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QuoteOriginally posted by nystateofmind27 Quote
K100d + 16-45mm DA + 360 flash, it's almost like going to the gym. Not that I'm complaining.
Hehe, K10 + Grip + 200mm TANKumar and hood IS going to the gym
04-16-2007, 07:44 AM   #13
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Ok, let's just assume Pentax, after reading this thread, introduces a improved k10 with an alluminum alloy (instead of stainless steel) frame that would make the whole camera weights 3oz liter, but costs us$50 more, would you buy it? It still would be the lowest-price camera in its class with a metal body.
04-16-2007, 10:52 AM   #14
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My experience:
In store the K100 seemed heavy, when compared to the Canon and Nikon. However, for that extra weight I did gain a metal chassis, and SR, and a more comfortable size.
In the field, I found that although heavier, it is not 'heavy'. On vacation I walked all day with the camera and attached kit lens around my neck, and my bag with the other kit lens, spare set of batteries, and other assorted 'stuff' over my shoulder. Surprisingly, at no time did I feel weighed down by the gear, or that the weight was fatiguing me.

04-16-2007, 01:14 PM   #15
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Pro! Pro! Pro!

What I'd like would be akin to a brick with a lens. The heavier the better! Gimme steel, brass, or at least the newer magnesium and metal-bodied lenses any ol' day. Easier to keep steady for hand-held slow-shutter pics and then always there's the durability factor...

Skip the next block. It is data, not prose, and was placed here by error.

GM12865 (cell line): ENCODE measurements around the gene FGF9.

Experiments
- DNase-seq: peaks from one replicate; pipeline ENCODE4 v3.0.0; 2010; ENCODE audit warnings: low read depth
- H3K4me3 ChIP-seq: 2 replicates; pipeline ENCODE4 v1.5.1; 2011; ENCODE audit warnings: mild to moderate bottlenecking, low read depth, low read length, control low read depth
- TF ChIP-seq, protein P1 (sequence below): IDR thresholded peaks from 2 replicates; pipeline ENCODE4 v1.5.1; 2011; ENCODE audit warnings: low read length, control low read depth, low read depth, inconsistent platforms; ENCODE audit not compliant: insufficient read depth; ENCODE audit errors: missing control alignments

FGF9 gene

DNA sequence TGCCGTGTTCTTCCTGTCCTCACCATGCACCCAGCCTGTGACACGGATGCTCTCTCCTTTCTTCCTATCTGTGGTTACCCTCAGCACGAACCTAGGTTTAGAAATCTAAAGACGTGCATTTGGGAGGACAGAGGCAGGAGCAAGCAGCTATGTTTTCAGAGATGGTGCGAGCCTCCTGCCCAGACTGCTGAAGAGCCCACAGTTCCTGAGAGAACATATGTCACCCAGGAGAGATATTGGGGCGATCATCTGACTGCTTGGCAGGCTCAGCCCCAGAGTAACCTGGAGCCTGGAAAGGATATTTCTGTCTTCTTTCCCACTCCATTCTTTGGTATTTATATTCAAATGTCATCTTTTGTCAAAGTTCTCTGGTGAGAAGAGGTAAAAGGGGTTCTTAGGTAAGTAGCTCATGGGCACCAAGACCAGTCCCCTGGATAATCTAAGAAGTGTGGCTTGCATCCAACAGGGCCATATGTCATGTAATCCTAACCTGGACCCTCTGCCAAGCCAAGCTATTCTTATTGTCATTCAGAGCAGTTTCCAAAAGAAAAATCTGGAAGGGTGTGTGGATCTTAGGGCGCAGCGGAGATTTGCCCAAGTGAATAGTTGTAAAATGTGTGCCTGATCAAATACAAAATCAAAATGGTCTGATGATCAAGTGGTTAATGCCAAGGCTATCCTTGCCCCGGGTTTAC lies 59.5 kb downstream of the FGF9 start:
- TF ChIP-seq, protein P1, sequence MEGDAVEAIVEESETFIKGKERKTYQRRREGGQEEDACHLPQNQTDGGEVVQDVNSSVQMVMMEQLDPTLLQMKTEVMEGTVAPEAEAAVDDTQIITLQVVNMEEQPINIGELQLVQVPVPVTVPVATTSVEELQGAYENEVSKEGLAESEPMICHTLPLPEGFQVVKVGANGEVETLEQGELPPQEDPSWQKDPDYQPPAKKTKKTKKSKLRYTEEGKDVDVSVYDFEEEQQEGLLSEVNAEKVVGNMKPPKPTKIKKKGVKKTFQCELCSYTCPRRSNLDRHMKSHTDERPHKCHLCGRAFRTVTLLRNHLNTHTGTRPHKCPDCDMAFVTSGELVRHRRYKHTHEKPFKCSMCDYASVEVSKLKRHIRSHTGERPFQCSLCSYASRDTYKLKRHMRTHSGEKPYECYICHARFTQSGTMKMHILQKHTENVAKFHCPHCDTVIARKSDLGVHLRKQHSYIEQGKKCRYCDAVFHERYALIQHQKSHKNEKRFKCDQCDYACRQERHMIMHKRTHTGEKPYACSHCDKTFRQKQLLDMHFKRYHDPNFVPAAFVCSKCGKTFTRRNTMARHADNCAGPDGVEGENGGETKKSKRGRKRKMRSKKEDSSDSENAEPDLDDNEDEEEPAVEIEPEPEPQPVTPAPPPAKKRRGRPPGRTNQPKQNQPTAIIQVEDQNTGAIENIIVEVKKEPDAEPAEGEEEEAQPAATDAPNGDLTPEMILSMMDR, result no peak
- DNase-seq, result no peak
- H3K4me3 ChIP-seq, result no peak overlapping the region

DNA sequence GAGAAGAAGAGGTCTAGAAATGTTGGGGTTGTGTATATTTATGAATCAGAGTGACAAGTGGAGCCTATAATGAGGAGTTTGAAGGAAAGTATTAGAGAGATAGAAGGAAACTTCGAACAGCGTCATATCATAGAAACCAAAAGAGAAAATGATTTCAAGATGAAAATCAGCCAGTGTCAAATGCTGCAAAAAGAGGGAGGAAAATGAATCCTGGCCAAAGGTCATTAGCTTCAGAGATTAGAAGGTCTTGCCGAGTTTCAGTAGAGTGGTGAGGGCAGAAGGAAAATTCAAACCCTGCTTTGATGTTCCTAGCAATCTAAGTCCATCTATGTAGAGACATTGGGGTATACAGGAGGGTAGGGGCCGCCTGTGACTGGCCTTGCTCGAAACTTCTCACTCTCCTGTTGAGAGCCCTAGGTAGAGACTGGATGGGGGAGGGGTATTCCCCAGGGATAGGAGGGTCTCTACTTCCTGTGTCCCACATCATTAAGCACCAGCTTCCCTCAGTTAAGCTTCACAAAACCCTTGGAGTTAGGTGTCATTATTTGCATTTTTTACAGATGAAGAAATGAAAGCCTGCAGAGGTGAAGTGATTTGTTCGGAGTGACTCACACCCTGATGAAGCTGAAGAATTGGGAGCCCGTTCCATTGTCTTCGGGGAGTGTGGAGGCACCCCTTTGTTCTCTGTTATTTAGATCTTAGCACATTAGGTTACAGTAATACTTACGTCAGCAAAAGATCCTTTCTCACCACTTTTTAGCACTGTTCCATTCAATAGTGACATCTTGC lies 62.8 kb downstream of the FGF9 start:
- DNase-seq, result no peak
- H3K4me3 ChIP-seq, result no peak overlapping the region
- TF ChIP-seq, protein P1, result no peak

I lost ALL of my equipment in Australia in a flood back in 2000 up in a town called McKaye - 2 Canon bodies and a slew of mint lenses as well as a beater Minolta 3xi and it's lenses (I loved that thing.. - it took a beating and always delivered beautiful pics..) when the town's drainage system clogged up and I awoke to my car being awash in a parking lot and water up to my keister! (what had finally woken (?) me up, - as my hiking boots were waterproof and I didn't wake as soon as I might have...LOL!)
So I went out and bought the heaviest thing I could find a few town further South... Weighed 'em all and the Nikon was the best I could find. I sure do rue that purchase now tho, - plastic lens mounts? Say what?
So far the K10 looks to be my new selection to get back into the wedding / portrait business. Still haven't bought, - but had one in hand for a week and was decently impressed.
A good camera isn't made to be "convenient" to carry in my eyes, - but durable, predictable, and able to deliver what you need when you need it. Weight concerns might be able to be addressed by a point-n'-shoot. But please build the serious cameras like you're thinking serious! Plastic has it's limits man...

And what if you run out of film and have to throw the camera like the bad guys always do when their pistol goes empty? (hah!)